Review: Flickerfest short film festival 2014
Oliver Heath attends Australian international short film festival, Flickerfest, and reminisces about Bondi:
A quick glance at the sign (pictured, above) and you could be forgiven for thinking I’m at a Tinder orgy or a douchebaggery convention. Neither. It’s an ‘I’ not a ‘U’. I’m at the Flickerfest, set in the pavilion at my childhood love, Bondi Beach. When I attended the festival last year I was surprised by the films I saw; I had been expecting to see a selection of emerging local films, what I saw was closer to a short film Sundance, complete with eligibility for Academy consideration. There was a film starring Dame Judi Dench, and local heroes Blue-Tongue films had an expensive VFX heavy entry, with big studio production values. They were both excellent, but sitting on my plastic chair outside in my Bondi, their grand airs left me feeling uneasy. This world class festival was stirring my mixed feelings about how much the Bondi of my youth had changed.
It was the suburb that my granddad grew up in and couldn’t wait to afford to get out of, the screening was in the building where I did school holiday woodwork classes, and saw my first punk gig in my teens. From the balcony I can see the spot where my mate got punched in the face, and the other spot where I punched my first cone. Stoned on its steps, I chickened out of what might have been my first kiss.
I’m being ungrateful. I had often wished for something more culturally sophisticated by the beach in Sydney and now that it’s arrived I’m getting stuck on the $400 a week rooms and recently arrived beach yuppies taking me for the tourist. The festival made me realise I’m getting it all wrong; the conceited beach yuppies have a lot in common with other waves of Bondi arrivals, and this similarity is what I love most about the place: there’s something about Bondi that draws people to it and quickly makes it feel like home. It doesn’t matter if you were the child of a Polish watch maker, like my granddad, the Russian refugees that were the parents of many of my childhood friends, Brits, Maoris, roomshare French backpackers, or the endless flow of actor beach meditators, we all have in common a love of Bondi and a desire to identify with it. With all this nostalgia in my head, I really hoped I would be won over by this Bondi creation, and happily I was.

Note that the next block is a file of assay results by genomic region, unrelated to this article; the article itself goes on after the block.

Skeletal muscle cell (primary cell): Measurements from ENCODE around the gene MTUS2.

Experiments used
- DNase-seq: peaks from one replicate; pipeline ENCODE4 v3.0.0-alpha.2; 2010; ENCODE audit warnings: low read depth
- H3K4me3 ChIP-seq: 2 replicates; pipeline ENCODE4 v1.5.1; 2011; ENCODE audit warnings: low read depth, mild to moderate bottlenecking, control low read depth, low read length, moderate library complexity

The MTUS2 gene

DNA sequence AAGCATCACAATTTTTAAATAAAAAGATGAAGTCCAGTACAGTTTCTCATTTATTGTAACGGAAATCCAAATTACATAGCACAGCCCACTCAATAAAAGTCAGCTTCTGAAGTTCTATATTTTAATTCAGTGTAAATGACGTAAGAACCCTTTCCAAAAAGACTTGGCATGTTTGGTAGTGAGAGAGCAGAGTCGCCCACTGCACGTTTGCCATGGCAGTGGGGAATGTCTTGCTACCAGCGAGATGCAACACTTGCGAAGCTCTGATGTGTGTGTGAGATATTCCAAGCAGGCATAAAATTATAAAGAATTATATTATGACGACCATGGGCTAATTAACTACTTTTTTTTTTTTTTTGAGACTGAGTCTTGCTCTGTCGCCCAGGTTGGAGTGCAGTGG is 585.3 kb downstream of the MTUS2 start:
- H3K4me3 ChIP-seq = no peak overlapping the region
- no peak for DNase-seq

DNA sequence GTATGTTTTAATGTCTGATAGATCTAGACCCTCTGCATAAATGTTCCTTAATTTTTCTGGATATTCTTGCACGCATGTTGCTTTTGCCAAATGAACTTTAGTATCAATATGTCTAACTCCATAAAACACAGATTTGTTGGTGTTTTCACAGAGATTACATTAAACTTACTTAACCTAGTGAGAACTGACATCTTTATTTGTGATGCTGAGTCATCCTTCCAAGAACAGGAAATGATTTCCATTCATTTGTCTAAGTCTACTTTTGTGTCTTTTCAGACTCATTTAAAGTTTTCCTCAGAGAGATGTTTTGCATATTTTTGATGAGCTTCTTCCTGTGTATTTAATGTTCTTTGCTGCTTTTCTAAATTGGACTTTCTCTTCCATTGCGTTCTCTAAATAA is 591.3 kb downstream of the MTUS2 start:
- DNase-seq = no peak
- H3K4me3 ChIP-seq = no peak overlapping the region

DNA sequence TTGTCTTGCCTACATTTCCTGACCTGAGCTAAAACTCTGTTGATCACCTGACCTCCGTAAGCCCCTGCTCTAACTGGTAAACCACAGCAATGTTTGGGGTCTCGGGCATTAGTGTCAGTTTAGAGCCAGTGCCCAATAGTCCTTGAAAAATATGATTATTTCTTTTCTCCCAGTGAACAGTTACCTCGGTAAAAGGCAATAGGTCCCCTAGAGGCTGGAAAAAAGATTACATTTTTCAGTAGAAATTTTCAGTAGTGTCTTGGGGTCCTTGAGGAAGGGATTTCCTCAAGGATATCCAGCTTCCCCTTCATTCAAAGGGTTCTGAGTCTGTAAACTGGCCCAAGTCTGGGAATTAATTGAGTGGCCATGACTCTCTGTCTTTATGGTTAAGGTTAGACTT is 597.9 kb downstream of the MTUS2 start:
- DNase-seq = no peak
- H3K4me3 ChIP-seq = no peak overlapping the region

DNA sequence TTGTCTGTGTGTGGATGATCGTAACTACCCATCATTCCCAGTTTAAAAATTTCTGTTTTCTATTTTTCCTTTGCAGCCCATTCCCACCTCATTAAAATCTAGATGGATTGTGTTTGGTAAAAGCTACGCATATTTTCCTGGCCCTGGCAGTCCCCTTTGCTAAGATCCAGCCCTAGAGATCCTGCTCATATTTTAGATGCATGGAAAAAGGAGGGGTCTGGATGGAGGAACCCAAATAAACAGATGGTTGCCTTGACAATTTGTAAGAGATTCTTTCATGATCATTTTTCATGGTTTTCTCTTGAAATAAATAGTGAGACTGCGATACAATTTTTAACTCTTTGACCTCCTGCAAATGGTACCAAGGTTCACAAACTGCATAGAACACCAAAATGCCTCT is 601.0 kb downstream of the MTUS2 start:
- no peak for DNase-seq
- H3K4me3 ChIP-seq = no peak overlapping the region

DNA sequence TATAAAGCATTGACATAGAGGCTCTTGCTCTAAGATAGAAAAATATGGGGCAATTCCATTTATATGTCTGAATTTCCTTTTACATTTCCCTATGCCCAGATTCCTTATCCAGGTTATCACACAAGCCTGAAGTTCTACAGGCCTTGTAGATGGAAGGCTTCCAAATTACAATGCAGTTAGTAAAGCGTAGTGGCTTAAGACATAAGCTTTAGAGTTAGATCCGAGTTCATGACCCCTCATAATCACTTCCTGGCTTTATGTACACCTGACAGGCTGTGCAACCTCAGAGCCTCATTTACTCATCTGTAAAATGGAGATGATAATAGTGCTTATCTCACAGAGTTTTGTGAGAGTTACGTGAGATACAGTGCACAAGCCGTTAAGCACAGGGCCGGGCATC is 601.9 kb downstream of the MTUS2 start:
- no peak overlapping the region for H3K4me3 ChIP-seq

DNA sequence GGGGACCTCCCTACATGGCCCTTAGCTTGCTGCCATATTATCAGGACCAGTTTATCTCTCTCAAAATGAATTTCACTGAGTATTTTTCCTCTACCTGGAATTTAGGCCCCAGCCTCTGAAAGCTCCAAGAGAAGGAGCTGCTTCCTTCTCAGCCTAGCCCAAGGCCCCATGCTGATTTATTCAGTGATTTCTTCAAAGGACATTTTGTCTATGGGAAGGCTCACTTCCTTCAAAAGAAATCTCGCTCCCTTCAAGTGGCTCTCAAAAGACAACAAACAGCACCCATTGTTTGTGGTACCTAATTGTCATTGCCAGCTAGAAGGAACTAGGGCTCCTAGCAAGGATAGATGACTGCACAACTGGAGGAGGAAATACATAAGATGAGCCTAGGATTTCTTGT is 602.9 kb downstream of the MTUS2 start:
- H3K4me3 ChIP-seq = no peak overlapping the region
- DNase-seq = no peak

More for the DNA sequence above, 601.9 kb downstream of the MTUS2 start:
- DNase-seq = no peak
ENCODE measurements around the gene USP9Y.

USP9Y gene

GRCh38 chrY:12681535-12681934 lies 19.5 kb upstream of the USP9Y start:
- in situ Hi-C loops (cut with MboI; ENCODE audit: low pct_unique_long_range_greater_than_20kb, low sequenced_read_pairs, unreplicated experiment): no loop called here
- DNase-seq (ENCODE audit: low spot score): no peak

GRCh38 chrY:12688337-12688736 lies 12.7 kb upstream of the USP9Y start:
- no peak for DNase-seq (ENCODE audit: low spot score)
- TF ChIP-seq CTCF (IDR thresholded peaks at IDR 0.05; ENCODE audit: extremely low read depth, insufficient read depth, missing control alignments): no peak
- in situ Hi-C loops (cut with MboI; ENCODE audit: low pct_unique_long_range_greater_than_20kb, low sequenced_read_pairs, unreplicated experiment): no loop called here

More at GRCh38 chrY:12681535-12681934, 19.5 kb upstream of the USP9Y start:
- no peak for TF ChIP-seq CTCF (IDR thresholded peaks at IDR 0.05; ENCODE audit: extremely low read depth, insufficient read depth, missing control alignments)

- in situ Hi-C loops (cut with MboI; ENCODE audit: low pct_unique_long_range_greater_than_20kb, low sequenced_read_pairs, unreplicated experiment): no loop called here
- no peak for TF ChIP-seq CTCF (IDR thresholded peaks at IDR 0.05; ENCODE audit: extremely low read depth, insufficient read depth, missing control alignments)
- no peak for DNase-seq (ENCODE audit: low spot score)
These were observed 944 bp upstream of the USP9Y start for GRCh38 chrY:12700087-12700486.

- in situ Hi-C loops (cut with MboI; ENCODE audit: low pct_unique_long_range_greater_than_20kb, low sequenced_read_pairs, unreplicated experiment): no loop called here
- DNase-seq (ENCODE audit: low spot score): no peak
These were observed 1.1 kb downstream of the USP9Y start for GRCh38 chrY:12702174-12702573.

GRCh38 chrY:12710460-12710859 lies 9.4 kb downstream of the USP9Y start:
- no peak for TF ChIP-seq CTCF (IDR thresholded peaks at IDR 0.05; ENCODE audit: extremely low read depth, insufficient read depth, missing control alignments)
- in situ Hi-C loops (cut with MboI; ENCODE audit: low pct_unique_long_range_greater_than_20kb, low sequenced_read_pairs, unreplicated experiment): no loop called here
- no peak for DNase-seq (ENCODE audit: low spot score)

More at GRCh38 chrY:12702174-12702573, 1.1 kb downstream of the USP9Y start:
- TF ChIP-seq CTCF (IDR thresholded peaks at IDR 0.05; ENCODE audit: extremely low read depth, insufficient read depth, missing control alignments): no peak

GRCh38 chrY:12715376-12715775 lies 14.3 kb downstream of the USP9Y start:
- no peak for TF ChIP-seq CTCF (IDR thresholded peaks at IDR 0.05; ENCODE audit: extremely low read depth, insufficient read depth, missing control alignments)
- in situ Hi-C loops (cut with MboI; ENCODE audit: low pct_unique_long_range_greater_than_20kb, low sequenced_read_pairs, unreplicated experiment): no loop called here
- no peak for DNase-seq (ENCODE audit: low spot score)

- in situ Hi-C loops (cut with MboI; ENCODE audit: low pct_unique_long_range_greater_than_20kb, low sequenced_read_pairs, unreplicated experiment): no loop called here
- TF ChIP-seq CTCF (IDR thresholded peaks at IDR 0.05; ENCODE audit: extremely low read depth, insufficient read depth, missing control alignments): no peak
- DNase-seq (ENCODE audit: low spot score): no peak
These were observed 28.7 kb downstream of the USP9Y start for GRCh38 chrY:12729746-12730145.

Gillian Armstrong opened the evening with a timely sly jab at that other Sydney short film festival where all the films have to be jokes. She emphasised the importance of opportunities for short films that are more akin to poems. When the festival director announced that there’s a new specifically Australian category open for Academy consideration, any misgivings were dispelled. Flickerfest, and Bondi, have become great examples of what Sydney is, at its best – an international port. Thanks to the decades of hard work from the Flickerfest people, there are now great opportunities and an international context for local filmmakers. Thank you.
There were five films shown: the first was ‘Today’s the Day’ a self-indulgent uninspired musical that, despite some slick editing early on, and a Danny DeVito appearance, didn’t even hit ‘Glee’ quality; there was a cute animation that would have had the same impact if it were a 10 second interstitial. Despite being based on a true story, the third, ’Best’, suffered from being too reminiscent of part of ‘Inglorious Bastards’, and the best moments were when Chaplin’s ‘The Great Dictator’ were playing. The standouts were ‘Butter Lamp’, a touching, world movies type short; and my personal favourite, ‘Tango Underpants’, the latter based on a story originally printed by another Australian success, The Lonely Planet Guides. The scene where Emma Booth’s character is arguing with a shop lady is hilarious.
The night itself had a few hiccups. The projection was stuttering and losing sync so there was a long delay at the start. At the afterparty, Misschu provided pork buns in noodle boxes with forks but no sauce. Puzzled, we all discarded the boxes, only to be a greeted later by a tray of dumplings that the waitress was insisting she serve into the boxes we no longer had. My second biggest laugh of the evening (after ‘Tango Underpants’) was watching her, under duress, serve the dumplings into drunk peoples’ outstretched palms. Two thumbs up to Dan Ackroyd for his festival teaser cameo, and for providing some of that good Crystal Head vodka that he spruiks. I don’t even blame him for the “DJ” playing a bad mix of the Blues Brothers soundtrack and disco. Besides, the music provided us with a good excuse to sneak some beers down to the beach and reflect about how well Bondi has grown up.
What’s the point of this complaining? Well despite the poorly run event, it was a great evening. A couple of great films, and the location, could shine through anything. I’m excited for the opportunities for the new local entries, and that international Bondi has films from all over the world for a visit. The festival runs until January 19th, check it out. If you miss it, the pavilion also hosts other cinema nights and is home to a theatre company. It’s a great spot for a cultural adventure.
Words and pictures by Oliver Heath.